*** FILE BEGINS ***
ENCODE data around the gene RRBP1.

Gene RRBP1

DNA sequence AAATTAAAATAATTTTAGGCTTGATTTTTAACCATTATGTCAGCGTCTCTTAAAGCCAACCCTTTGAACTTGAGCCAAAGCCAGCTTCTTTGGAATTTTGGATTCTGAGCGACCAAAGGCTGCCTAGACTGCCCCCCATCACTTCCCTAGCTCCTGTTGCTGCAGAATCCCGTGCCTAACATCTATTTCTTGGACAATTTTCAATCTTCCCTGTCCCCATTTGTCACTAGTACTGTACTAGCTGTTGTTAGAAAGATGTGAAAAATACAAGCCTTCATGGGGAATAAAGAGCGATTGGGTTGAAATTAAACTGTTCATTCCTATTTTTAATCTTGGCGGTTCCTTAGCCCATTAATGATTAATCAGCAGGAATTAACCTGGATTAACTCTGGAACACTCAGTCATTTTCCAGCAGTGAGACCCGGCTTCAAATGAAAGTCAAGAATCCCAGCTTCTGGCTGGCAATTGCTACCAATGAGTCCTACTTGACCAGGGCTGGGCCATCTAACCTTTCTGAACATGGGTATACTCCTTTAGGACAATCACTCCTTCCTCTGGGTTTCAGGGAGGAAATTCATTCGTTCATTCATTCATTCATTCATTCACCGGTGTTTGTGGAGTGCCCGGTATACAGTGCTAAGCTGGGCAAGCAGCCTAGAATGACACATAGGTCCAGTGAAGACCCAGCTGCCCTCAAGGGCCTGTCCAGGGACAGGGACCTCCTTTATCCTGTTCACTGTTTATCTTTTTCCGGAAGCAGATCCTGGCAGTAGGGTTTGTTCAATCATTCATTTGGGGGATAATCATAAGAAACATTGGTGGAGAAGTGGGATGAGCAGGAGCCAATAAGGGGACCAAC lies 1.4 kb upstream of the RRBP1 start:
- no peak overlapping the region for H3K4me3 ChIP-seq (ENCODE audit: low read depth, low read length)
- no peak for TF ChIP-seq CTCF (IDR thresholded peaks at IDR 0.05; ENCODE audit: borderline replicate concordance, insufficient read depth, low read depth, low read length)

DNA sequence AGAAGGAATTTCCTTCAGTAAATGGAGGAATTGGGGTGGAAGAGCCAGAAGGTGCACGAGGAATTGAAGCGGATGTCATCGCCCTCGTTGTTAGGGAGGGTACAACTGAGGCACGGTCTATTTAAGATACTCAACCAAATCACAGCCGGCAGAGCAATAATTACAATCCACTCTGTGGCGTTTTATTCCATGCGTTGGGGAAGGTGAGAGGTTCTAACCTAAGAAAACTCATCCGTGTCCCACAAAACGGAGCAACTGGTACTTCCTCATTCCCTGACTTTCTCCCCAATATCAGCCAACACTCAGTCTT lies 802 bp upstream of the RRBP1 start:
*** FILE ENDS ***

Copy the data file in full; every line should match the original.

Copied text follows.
ENCODE data around the gene RRBP1.

Gene RRBP1

DNA sequence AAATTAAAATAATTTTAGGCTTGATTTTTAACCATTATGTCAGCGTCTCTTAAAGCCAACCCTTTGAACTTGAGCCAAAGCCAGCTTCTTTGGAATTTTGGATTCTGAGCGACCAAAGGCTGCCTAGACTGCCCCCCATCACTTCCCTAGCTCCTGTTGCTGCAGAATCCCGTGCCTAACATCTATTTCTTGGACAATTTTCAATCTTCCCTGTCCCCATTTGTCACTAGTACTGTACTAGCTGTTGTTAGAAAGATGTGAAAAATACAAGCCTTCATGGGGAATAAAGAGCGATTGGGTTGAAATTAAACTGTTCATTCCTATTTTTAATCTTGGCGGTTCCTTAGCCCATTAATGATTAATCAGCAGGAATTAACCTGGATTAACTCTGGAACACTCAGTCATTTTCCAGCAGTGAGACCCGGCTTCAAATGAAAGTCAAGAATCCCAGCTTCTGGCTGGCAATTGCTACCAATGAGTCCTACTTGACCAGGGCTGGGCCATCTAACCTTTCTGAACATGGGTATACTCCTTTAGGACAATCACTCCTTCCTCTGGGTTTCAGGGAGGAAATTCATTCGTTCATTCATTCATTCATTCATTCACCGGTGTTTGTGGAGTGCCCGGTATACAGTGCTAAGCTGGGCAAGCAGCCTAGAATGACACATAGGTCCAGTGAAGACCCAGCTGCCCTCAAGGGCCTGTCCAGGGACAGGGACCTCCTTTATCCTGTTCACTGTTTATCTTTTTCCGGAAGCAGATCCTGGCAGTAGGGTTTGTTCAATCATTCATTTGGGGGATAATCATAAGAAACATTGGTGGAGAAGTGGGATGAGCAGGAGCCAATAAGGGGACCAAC lies 1.4 kb upstream of the RRBP1 start:
- no peak overlapping the region for H3K4me3 ChIP-seq (ENCODE audit: low read depth, low read length)
- no peak for TF ChIP-seq CTCF (IDR thresholded peaks at IDR 0.05; ENCODE audit: borderline replicate concordance, insufficient read depth, low read depth, low read length)

DNA sequence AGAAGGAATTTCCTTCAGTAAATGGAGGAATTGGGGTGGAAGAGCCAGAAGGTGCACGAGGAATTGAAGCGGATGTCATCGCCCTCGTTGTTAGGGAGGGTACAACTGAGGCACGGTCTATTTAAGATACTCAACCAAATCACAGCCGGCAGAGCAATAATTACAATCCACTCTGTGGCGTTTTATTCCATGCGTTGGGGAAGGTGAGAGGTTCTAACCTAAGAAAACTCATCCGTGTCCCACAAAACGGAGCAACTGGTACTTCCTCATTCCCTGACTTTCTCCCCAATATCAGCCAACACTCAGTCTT lies 802 bp upstream of the RRBP1 start: